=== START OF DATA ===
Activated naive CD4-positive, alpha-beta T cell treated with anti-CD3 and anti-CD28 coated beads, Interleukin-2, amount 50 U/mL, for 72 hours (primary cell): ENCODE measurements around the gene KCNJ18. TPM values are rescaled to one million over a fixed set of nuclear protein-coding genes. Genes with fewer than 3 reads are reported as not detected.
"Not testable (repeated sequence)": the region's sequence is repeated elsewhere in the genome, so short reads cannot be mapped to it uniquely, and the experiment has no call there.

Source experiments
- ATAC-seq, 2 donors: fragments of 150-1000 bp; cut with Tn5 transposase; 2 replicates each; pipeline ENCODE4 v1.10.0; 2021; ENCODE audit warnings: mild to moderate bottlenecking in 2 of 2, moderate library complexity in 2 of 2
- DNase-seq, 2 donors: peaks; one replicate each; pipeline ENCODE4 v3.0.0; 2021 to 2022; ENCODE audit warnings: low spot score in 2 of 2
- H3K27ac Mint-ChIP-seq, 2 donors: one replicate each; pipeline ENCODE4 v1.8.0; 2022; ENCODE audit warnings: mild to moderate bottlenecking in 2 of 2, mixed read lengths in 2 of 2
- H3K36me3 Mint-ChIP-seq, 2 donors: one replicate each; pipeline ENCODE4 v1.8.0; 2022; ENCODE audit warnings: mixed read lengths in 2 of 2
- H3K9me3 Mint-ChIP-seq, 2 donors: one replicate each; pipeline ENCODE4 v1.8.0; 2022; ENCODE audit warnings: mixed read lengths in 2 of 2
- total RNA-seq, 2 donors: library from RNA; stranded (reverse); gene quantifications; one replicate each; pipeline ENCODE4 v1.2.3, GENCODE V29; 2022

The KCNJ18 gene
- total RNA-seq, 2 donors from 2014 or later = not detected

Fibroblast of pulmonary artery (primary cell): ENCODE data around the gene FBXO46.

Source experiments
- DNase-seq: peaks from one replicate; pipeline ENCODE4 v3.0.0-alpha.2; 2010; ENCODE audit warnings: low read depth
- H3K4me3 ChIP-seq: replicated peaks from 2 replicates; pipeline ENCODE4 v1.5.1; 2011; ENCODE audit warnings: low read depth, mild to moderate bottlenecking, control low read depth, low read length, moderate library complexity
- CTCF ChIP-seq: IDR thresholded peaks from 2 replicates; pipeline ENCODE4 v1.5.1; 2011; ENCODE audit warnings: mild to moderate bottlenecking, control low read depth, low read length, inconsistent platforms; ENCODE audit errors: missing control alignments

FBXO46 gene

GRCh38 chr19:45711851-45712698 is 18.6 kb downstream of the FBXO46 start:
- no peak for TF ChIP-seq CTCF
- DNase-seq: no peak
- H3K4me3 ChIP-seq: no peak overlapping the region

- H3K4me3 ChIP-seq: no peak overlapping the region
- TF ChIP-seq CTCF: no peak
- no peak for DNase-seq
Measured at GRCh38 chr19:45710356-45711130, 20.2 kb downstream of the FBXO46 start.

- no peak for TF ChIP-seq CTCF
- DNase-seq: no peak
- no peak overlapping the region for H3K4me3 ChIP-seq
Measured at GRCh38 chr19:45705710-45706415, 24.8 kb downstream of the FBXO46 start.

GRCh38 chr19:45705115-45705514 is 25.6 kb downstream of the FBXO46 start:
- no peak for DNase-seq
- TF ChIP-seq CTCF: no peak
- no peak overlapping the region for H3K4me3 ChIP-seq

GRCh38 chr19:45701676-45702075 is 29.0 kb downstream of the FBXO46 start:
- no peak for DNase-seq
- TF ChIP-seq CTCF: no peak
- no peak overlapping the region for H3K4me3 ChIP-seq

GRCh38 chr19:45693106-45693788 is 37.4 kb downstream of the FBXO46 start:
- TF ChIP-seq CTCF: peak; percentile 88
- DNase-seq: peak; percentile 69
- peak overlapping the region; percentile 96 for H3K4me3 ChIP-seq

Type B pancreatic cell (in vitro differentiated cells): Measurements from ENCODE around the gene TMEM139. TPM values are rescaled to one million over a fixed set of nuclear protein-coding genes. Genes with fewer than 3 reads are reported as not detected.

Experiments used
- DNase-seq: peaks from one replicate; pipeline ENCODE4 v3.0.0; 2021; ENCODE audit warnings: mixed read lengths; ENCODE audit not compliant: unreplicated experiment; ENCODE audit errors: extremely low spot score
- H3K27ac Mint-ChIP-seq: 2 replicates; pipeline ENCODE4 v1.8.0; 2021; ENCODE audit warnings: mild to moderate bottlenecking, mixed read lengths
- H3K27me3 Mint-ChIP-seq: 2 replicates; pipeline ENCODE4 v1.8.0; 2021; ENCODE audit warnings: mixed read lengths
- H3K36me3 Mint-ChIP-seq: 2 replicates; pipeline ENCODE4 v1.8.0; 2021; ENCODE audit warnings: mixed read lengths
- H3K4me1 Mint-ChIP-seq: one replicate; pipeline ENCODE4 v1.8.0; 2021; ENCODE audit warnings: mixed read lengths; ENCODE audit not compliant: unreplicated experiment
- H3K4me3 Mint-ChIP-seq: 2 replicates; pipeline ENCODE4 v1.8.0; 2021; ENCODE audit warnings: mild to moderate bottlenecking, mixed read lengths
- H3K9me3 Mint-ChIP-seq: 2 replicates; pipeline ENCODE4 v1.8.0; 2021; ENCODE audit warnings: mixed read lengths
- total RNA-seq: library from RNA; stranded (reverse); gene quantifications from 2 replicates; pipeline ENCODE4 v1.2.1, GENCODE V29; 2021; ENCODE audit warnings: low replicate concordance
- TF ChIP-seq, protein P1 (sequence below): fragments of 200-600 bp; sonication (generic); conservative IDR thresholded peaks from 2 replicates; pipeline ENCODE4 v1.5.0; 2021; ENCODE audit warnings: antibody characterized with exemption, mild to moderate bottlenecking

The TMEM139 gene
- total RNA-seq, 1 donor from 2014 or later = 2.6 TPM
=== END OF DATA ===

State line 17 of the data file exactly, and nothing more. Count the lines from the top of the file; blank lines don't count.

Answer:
FBXO46 gene